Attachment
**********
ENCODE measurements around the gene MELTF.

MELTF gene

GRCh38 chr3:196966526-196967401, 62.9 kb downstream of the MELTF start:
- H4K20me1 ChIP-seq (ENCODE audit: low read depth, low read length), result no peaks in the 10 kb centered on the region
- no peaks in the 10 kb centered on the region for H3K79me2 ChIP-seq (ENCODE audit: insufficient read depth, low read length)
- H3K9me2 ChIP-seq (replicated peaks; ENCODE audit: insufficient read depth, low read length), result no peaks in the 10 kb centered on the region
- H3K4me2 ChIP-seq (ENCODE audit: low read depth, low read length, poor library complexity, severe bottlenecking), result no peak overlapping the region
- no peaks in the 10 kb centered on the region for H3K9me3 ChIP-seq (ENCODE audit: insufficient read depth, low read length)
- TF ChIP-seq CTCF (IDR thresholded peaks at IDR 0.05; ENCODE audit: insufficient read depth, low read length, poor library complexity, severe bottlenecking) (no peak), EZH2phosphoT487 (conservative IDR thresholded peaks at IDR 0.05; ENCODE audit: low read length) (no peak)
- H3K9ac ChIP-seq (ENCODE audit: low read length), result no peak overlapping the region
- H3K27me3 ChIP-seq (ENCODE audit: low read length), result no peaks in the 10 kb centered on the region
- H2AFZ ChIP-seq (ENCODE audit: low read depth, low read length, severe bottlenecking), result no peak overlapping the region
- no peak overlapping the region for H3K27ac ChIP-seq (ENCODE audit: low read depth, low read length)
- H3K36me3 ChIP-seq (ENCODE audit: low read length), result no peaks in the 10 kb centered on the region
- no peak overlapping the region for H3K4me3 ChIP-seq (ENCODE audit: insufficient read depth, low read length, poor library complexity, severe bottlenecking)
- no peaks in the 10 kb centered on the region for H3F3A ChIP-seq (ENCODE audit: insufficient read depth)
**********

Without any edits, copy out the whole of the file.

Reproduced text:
ENCODE measurements around the gene MELTF.

MELTF gene

GRCh38 chr3:196966526-196967401, 62.9 kb downstream of the MELTF start:
- H4K20me1 ChIP-seq (ENCODE audit: low read depth, low read length), result no peaks in the 10 kb centered on the region
- no peaks in the 10 kb centered on the region for H3K79me2 ChIP-seq (ENCODE audit: insufficient read depth, low read length)
- H3K9me2 ChIP-seq (replicated peaks; ENCODE audit: insufficient read depth, low read length), result no peaks in the 10 kb centered on the region
- H3K4me2 ChIP-seq (ENCODE audit: low read depth, low read length, poor library complexity, severe bottlenecking), result no peak overlapping the region
- no peaks in the 10 kb centered on the region for H3K9me3 ChIP-seq (ENCODE audit: insufficient read depth, low read length)
- TF ChIP-seq CTCF (IDR thresholded peaks at IDR 0.05; ENCODE audit: insufficient read depth, low read length, poor library complexity, severe bottlenecking) (no peak), EZH2phosphoT487 (conservative IDR thresholded peaks at IDR 0.05; ENCODE audit: low read length) (no peak)
- H3K9ac ChIP-seq (ENCODE audit: low read length), result no peak overlapping the region
- H3K27me3 ChIP-seq (ENCODE audit: low read length), result no peaks in the 10 kb centered on the region
- H2AFZ ChIP-seq (ENCODE audit: low read depth, low read length, severe bottlenecking), result no peak overlapping the region
- no peak overlapping the region for H3K27ac ChIP-seq (ENCODE audit: low read depth, low read length)
- H3K36me3 ChIP-seq (ENCODE audit: low read length), result no peaks in the 10 kb centered on the region
- no peak overlapping the region for H3K4me3 ChIP-seq (ENCODE audit: insufficient read depth, low read length, poor library complexity, severe bottlenecking)
- no peaks in the 10 kb centered on the region for H3F3A ChIP-seq (ENCODE audit: insufficient read depth)